This is the third in a series of articles that explore the impact of the 4th Industrial Revolution on how we are living our lives today and what we can do to ready ourselves for the workplace of the future.
Technology continues to evolve at a steady pace. It's no secret that modern technology has, in many ways, shaped how businesses and companies promote themselves, as well as their products or services to their target audience.
May the 4th Industrial Revolution be with You – Part 2: You Can Check Out Any Time You Like But You Can Never Leave
This is the second in a series of articles that explore the impact of the 4th Industrial Revolution on how we are living our lives today and how we should go about earning a living in the years to come.
In our recent book The Future Reinvented, we are argued that, in the face of seemingly unprecedented change across society, learning at every level is central to survival and growth.
This is the first in a series of articles that explore the impact of the 4th Industrial Revolution on modern society. To understand this phenomenon requires that we think beyond the concept of digital and take a closer look at how the digital space impacts the human space.
In recent years, our world has become hyper-connected, and while that offers many substantial benefits to both corporations as well as individuals, these benefits come with a hefty price tag on our privacy and security.
From patient care technology and equipment to public health research and new alternative treatments for sufferers of chronic pain, the healthcare field has always relied on innovation.
For statisticians, the career outlook is rosy, even for entry-level job candidates. Organizations around the world need specialists who can translate data into actionable reports that inform mission-critical decision-making.
Back in January 2010 we wrote a report for UK government on The Shape of Jobs to Come. The study highlighted new jobs that might emerge in the global economy by 2030 as a result of exponential developments and breakthroughs in science and technology. Many of those are now real jobs and the rest are still likely to materialise.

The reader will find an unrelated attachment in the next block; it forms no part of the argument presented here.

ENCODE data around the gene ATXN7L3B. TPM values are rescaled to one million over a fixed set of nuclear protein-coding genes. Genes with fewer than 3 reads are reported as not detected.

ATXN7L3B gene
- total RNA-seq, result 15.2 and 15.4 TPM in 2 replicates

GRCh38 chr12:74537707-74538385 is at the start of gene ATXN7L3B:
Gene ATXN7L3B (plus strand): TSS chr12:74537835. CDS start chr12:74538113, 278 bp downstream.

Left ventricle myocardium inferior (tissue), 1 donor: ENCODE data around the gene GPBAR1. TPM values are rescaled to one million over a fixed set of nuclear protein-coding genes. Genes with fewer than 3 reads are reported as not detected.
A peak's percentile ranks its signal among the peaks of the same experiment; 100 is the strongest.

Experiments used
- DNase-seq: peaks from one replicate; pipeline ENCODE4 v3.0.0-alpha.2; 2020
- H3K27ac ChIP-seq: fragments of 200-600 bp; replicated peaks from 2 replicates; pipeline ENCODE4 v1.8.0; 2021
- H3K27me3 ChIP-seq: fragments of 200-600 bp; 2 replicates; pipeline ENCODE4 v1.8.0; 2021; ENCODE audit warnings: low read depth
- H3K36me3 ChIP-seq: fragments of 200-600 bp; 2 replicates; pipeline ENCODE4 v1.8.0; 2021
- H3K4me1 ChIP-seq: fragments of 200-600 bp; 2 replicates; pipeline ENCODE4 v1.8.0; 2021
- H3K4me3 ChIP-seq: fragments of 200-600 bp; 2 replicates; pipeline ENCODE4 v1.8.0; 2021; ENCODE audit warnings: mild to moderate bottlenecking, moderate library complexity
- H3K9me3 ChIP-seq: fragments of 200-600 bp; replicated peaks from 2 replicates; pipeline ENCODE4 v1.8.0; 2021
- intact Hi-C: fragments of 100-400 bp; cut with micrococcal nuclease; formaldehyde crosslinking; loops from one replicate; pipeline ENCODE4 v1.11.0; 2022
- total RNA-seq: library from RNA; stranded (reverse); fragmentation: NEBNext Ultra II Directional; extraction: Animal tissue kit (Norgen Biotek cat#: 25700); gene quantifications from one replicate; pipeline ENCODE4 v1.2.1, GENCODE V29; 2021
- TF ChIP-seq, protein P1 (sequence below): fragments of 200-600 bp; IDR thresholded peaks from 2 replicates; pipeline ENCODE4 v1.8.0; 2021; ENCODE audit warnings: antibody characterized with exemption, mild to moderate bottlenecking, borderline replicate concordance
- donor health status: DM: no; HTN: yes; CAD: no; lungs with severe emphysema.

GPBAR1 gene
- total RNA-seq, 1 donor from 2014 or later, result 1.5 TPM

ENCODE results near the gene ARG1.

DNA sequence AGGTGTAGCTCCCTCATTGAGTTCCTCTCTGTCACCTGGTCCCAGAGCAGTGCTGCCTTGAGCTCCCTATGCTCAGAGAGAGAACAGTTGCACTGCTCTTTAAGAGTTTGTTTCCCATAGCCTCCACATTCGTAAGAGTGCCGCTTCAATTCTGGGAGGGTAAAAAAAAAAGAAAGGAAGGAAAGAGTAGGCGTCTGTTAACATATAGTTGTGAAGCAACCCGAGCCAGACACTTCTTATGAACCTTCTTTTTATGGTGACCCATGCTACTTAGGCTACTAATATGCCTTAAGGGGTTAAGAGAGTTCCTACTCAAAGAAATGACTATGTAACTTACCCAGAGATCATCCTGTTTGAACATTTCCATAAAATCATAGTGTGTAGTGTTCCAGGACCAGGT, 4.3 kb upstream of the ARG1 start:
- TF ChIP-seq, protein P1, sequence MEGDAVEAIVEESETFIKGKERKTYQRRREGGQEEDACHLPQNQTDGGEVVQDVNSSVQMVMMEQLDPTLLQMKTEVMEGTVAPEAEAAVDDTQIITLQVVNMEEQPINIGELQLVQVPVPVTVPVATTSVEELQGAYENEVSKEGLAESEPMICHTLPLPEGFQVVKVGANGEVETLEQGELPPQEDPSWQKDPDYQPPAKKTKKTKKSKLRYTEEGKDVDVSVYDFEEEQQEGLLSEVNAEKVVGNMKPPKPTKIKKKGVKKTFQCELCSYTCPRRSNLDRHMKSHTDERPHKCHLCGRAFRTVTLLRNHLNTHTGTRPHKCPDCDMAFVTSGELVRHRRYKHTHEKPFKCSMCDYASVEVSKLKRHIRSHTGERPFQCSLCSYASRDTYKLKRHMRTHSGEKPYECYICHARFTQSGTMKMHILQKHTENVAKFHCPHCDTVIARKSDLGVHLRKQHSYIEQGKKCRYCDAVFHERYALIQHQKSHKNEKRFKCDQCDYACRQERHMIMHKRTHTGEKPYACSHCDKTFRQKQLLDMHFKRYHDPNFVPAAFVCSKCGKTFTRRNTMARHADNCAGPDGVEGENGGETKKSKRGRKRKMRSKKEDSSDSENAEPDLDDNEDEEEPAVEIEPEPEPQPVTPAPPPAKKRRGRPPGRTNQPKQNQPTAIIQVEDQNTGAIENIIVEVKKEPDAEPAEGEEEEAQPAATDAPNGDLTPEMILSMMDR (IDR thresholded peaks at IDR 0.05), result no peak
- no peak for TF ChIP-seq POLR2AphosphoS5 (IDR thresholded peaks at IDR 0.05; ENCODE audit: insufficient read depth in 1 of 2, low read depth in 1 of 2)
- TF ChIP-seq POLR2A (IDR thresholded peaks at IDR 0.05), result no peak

About ten years ago, four out of ten people in the world had a Nokia cell phone. We can only imagine how the CEO of Nokia ten years ago would have reacted if someone told him that in 2018 not one of us would have a Nokia.
The manufacturing industry is in an interesting spot right now. One one hand, a number of surveys indicate strong optimism in the sector, with a majority of firms anticipating domestic growth, and a plurality actively planning new product launches.
What are the key driving forces shaping the emerging future of business meetings, events, and conferences? The next five years promise to bring fundamental changes across society – from the clients we serve, to the technology we use, and the needs and priorities of business – literally everything is "up for grabs".
Innovation is what creates progress and change. Without the introduction of new ideas and processes, we'd never get any further in life than where we are right now. In business, specifically, innovation means changes to technology and the economy. By always releasing a new, better product, companies constantly up the game to be better in every field.
Digital and innovation - two big words that one defines, but are not always clear and precise. Many organizations of different sizes understand today that it is necessary to play in the Digital and Innovation fields in order to remain relevant, but it is not always clear how and how much.
Advancements in technology are the main cause of disruption across various industries these days. Technology brings numerous benefits and various opportunities for businesses. However, adopting and adjusting to new tech can oftentimes be quite challenging.